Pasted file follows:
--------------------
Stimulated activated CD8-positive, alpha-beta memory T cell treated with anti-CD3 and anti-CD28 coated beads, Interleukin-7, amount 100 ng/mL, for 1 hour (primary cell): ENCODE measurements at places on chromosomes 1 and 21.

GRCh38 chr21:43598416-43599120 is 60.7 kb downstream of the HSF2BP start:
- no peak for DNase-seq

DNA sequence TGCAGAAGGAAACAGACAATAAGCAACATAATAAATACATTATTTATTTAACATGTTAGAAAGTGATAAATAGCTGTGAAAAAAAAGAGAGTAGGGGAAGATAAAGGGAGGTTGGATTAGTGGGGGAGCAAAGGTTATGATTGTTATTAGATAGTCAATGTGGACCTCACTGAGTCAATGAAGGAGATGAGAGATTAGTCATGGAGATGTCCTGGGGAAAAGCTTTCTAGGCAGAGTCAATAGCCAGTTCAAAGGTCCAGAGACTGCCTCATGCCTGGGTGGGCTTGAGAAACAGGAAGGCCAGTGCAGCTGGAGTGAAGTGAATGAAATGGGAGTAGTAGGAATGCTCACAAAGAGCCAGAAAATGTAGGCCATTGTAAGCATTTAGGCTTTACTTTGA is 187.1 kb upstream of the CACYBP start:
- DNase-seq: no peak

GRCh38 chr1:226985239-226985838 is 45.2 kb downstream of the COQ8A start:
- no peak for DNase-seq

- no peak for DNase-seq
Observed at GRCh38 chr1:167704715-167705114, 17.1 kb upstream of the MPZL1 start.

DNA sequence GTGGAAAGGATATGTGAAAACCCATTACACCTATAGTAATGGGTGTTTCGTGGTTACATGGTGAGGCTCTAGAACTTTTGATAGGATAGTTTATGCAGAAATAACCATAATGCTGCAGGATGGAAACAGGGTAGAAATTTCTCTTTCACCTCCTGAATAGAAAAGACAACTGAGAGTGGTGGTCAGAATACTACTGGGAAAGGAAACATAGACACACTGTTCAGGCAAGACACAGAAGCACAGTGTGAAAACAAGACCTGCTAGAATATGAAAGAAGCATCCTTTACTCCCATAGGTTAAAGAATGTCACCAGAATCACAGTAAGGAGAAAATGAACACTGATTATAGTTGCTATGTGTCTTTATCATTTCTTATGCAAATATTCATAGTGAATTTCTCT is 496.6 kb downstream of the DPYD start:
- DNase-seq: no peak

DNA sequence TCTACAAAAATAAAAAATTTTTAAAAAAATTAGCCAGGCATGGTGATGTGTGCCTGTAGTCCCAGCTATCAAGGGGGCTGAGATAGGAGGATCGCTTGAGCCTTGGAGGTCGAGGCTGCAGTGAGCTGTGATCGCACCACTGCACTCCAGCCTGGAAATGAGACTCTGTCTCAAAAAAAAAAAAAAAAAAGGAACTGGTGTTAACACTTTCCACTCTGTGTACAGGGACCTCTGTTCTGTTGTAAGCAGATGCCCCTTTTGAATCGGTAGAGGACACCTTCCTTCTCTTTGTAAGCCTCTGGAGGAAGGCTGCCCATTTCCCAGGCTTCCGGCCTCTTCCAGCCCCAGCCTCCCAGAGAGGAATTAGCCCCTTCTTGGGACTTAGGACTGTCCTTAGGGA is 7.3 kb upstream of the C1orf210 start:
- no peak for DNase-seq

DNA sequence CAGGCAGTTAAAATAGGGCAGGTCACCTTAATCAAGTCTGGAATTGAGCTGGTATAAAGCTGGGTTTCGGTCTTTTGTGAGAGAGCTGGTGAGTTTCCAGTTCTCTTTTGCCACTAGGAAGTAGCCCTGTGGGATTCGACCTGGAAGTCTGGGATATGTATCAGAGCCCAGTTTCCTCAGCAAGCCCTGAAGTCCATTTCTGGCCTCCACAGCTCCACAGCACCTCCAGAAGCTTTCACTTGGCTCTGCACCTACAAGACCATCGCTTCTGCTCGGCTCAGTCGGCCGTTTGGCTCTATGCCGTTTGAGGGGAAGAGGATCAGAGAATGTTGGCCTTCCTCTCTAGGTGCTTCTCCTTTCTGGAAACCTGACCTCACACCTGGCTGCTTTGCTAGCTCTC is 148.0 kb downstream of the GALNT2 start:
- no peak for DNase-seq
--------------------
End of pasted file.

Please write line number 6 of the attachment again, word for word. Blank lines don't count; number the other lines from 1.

GRCh38 chr1:226985239-226985838 is 45.2 kb downstream of the COQ8A start: